Bani was a challenge, as my left-brain wanted to translate but my soul simply wanted to sit in the sound current. Now, the sound of someone reading the banis is very soothing for me even when I can’t place exactly what is being said. I read five prayers daily, and listen to them if a circumstance arises that I can’t read—for example during a teacher training, I’ll walk with an iPod and listen, so I can have fresh air and stretch and still have that “rahao”, that pause that the banis unfailingly provide. The prayers are like a little stepping stone through the day, or a touchstone. In future, my vision is to learn to read the prayers in Gurmukhi.
Seva is important to me, and I love any opportunity to serve others. I’m a Virgo and we’re very often Karma Yogis, so it feels natural and right. My mother was always helping the neighbors, making food to share with others, and serving in the community as a Girl Scout Leader, member of the Catholic Women’s League, and teaching Sunday school. So I was blessed to have a seva role model from the beginning, and that felt so resonant when I became a Sikh. My vision for the future is to balance self-care with serving others, so I don’t get burnt out. A strong sadhana and scheduled “down time” are two steps I’m taking to support that.
Simran is such an awesome gift. Keeping my mind attuned to God has finally, finally become my most prevalent habit, it feels less like work than it used to. I love waking up and rolling over in the night and hearing some prayer running through my head—and I feel it is very healing to be always clicked on the 24/7 Jaapa channel, I’m so lucky. When I catch myself in some worrisome thought or undisciplined place in my mind, I allow a mantra or prayer to rise up and am humbled at how soothing it is. My vision for the future is to learn to play the harmonium so we can have live music.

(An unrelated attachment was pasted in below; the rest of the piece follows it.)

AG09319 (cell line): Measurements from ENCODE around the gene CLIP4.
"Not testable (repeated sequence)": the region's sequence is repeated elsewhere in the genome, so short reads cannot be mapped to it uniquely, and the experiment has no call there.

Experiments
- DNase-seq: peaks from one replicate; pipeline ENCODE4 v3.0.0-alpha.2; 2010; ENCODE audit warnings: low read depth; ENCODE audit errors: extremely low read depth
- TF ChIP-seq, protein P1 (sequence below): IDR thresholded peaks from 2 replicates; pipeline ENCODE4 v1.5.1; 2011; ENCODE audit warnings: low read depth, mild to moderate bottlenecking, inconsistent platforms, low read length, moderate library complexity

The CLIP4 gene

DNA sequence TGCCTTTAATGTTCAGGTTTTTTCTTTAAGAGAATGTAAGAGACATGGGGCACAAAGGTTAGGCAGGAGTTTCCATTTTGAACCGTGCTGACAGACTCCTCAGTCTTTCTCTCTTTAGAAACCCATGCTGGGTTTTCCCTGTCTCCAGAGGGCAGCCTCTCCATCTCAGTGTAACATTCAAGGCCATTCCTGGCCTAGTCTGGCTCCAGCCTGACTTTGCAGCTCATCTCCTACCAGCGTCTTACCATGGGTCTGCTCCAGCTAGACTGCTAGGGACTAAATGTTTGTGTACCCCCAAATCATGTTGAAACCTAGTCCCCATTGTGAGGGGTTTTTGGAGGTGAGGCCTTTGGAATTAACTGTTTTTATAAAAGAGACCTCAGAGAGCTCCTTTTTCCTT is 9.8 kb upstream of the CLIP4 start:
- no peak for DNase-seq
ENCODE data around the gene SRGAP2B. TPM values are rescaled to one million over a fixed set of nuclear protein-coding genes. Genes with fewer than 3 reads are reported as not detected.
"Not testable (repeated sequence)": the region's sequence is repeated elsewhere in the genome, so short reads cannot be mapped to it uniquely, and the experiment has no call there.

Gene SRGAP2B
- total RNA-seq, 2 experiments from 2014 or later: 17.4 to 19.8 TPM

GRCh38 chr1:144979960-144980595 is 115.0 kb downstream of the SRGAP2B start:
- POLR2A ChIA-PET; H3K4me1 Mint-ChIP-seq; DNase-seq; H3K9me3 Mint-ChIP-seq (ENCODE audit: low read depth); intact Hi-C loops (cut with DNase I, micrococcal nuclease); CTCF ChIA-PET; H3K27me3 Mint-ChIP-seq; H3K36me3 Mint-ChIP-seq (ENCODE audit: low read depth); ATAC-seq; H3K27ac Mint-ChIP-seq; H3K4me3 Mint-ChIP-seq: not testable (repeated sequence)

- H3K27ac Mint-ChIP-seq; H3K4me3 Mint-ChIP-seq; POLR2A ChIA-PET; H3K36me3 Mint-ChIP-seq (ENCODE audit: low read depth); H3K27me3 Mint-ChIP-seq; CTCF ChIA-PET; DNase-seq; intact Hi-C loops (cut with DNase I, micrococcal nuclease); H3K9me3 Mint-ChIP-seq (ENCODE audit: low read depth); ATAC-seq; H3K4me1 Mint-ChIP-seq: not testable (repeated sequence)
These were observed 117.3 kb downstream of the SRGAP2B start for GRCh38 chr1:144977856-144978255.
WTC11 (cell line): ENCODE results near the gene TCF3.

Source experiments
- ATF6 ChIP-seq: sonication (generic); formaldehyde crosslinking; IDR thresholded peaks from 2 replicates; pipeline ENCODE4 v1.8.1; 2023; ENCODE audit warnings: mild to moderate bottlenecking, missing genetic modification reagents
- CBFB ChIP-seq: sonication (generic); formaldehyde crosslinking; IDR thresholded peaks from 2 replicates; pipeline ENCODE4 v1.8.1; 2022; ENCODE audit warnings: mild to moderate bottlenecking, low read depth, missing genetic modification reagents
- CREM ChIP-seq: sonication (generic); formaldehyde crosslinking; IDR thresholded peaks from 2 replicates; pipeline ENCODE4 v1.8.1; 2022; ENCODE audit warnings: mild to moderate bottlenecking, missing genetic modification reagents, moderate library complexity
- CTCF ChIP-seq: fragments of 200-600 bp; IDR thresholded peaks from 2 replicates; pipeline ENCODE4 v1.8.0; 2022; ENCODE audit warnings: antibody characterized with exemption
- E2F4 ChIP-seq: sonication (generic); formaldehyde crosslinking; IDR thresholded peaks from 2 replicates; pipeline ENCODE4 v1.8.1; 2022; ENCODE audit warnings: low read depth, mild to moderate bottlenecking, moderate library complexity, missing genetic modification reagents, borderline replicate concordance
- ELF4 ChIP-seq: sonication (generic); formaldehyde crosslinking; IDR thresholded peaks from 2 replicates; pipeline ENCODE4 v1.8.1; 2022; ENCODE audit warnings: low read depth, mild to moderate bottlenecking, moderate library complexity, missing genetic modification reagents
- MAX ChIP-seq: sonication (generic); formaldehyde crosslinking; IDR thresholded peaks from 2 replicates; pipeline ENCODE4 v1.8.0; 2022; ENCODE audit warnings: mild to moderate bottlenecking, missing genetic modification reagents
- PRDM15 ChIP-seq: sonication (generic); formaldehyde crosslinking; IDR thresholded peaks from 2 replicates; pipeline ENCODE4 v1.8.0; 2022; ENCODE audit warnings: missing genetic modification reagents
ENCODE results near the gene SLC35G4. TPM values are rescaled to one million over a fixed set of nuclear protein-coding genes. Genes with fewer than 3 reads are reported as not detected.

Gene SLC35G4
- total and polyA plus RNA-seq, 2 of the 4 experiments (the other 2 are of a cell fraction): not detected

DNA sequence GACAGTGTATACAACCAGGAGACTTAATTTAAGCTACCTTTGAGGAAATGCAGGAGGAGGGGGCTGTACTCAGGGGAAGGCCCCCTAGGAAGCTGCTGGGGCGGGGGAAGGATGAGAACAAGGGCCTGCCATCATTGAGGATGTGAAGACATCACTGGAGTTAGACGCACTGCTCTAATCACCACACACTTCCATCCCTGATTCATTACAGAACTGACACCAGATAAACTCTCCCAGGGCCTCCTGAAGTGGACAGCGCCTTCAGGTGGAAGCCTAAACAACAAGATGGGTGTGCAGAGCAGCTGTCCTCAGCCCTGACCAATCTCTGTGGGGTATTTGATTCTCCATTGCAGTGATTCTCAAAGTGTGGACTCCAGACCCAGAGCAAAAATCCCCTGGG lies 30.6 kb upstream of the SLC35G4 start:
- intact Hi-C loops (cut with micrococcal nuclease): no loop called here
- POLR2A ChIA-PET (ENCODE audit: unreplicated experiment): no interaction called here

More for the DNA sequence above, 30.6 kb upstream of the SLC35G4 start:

I originally thought sadhana was just insane, the whole thing. I wasn’t into prayers, especially not something reminiscent of a Catholic mass in unintelligible Latin. I don’t like cold water any time, I loved yoga but not so early…it only took a few sadhanas to fall in love with the whole thing and now if I miss sadhana the whole day feels kind of “off”, even for my family. So now, it just feels simple, it’s just something I do.
Sadhana has had a profound impact on my life, in keeping me committed in a healthy, balanced way—before, commitment felt very hyper-third chakra, very “gung ho”. Now sadhana feels like a strong thread running through the tapestry of my life, and holding the whole thing together in a seamless flow. Following a healthy vegetarian diet and practicing and teaching Kundalini Yoga keep my body strong and my mind clear. Serving in my town in the homeschool community, at the local food bank and as a teacher gives my life a sense of purpose beyond meeting my own needs, and that service is like breath to me. Raising my children to be soulful young men of integrity, curiosity and compassion and seeing the inherent spiritual purpose in that family life has enriched all my days, and by modeling that I support transformation for others as well as myself.